Three spacefliers wrapped up five and a half months of duty on the International Space Station on Sunday and descended to a safe landing on the frozen steppes of Kazakhstan in a Russian Soyuz capsule.
The Soyuz craft made a parachute landing northeast of the remote town of Arkalyk at 10:58 p.m. ET (9:58 a.m. local time Monday).
"It’s been an honor and a privilege to spend 165 days up here. With that said, I’m looking forward to heading home," NASA astronaut Reid Wiseman said during a change-of-command ceremony in advance of the trip back to Earth. Joining Wiseman were the outgoing station commander, Russia's Maxim Suraev, and German astronaut Alexander Gerst.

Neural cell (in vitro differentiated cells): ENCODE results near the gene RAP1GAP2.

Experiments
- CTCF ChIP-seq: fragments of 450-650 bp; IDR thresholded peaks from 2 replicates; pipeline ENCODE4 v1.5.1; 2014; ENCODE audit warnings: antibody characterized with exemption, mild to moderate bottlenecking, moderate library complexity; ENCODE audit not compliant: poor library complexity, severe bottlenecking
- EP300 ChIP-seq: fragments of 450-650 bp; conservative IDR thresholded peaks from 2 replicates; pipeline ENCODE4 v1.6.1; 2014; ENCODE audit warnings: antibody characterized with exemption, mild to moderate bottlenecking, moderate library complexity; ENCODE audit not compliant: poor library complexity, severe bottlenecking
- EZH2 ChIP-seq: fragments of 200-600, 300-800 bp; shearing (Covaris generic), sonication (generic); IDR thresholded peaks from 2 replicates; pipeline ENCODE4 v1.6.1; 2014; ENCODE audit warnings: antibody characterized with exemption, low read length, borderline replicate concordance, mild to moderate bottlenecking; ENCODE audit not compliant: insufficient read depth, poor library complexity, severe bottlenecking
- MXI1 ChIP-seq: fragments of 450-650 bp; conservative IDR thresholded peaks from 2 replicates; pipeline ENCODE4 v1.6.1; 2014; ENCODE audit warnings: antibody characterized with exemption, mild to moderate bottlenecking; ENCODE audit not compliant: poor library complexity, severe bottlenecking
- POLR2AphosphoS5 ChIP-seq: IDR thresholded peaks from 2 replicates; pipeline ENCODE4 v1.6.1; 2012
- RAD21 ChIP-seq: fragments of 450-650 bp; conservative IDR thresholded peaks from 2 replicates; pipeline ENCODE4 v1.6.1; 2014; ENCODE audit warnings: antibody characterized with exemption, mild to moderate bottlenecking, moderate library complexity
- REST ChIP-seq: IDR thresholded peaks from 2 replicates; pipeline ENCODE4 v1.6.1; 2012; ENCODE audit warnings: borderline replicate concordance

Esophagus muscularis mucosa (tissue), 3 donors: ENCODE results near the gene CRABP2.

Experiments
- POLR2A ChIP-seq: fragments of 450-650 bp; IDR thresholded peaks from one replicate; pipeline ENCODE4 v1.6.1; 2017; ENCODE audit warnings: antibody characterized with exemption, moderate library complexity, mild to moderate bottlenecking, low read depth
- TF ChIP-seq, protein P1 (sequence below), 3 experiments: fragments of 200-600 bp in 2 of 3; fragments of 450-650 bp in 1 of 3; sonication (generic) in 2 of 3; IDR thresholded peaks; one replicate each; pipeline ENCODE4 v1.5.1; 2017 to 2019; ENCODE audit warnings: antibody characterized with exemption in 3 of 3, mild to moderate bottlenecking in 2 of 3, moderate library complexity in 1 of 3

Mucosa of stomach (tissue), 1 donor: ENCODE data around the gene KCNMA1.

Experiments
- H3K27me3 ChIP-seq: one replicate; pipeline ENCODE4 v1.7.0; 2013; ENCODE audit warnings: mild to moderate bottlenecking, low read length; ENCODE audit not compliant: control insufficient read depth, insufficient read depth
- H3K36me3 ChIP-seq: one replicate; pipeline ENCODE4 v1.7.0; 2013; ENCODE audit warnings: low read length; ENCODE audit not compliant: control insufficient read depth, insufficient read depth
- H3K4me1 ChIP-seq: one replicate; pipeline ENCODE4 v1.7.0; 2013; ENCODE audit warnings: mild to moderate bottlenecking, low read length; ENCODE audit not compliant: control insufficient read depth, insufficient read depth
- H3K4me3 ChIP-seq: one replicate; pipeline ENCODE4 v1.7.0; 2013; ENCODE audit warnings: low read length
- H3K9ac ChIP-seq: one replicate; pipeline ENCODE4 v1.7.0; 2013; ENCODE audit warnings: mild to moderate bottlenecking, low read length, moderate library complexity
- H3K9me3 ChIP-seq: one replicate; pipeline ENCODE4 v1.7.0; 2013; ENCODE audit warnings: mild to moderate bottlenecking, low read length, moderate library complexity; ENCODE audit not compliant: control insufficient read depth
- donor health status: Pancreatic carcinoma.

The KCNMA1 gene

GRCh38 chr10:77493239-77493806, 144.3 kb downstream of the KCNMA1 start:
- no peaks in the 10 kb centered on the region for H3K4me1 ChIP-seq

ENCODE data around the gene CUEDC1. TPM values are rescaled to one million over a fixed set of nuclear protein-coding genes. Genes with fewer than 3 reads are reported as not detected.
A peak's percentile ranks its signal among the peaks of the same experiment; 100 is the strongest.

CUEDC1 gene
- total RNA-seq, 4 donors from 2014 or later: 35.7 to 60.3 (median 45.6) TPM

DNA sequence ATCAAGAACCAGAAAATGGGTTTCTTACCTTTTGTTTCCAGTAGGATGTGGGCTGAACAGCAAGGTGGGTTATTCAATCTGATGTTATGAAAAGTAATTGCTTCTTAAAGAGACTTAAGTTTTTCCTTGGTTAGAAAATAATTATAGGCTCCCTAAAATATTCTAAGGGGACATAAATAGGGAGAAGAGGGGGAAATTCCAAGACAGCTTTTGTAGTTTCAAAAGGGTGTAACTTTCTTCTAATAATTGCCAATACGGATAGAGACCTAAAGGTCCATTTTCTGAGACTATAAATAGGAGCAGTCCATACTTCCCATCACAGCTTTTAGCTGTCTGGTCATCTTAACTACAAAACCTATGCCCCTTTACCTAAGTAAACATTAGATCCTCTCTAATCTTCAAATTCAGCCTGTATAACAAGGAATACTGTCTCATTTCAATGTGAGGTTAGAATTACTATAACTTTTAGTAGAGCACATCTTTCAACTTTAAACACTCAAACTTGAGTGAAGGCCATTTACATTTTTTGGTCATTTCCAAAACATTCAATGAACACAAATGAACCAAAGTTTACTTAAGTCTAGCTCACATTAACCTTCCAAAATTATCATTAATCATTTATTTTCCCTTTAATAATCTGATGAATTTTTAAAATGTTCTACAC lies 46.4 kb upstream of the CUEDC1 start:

"It’s not easy to part from the station," the crew members radioed to Russian flight controllers as the Soyuz slipped away from its berthing port, according to a translator.
Three crew members were left aboard the station: NASA's Barry "Butch" Wilmore, the station's new commander; and Russian cosmonauts Elena Serova and Alexander Samokutyaev. Those three arrived at the station six weeks ago.
Three more spacefliers — Russia's Anton Shkaplerov, NASA's Terry Virts and Italy’s Samantha Cristoforetti — are scheduled to be launched to the station from the Baikonur Cosmodrome in Kazakhstan on Nov. 23.